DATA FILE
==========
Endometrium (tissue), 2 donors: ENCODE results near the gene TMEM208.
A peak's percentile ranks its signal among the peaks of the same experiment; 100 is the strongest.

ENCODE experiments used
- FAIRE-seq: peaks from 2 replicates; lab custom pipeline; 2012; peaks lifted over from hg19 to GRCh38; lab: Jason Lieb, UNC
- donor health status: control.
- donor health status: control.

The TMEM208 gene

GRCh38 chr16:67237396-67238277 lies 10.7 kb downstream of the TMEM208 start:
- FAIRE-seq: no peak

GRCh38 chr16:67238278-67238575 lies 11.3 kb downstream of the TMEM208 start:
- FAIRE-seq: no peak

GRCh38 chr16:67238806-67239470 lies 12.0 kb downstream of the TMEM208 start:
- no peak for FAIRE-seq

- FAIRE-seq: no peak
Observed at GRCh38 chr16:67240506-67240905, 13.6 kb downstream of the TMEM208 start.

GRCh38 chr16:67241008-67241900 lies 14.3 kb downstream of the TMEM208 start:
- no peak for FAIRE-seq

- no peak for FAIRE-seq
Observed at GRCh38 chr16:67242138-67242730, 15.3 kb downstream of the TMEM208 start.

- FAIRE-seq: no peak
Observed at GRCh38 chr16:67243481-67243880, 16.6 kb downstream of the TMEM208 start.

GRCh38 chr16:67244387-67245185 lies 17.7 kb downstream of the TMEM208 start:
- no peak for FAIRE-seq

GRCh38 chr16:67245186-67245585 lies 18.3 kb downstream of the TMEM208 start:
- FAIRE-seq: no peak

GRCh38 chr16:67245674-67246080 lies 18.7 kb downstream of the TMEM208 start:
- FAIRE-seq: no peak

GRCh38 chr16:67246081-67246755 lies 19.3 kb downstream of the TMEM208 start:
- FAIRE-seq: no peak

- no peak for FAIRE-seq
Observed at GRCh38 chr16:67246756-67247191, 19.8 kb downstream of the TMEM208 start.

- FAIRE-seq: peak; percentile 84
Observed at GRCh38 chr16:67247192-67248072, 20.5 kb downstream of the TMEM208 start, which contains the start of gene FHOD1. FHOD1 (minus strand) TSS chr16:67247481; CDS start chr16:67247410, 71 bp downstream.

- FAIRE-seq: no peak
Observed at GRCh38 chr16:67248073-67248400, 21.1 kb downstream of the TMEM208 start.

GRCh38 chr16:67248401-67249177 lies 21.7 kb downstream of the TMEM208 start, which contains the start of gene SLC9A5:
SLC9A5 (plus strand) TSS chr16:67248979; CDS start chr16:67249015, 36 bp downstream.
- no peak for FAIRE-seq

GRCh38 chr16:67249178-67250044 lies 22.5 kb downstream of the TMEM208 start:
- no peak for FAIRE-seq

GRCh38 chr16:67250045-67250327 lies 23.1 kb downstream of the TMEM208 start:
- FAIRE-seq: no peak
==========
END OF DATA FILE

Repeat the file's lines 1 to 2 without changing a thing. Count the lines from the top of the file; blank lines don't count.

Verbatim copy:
Endometrium (tissue), 2 donors: ENCODE results near the gene TMEM208.
A peak's percentile ranks its signal among the peaks of the same experiment; 100 is the strongest.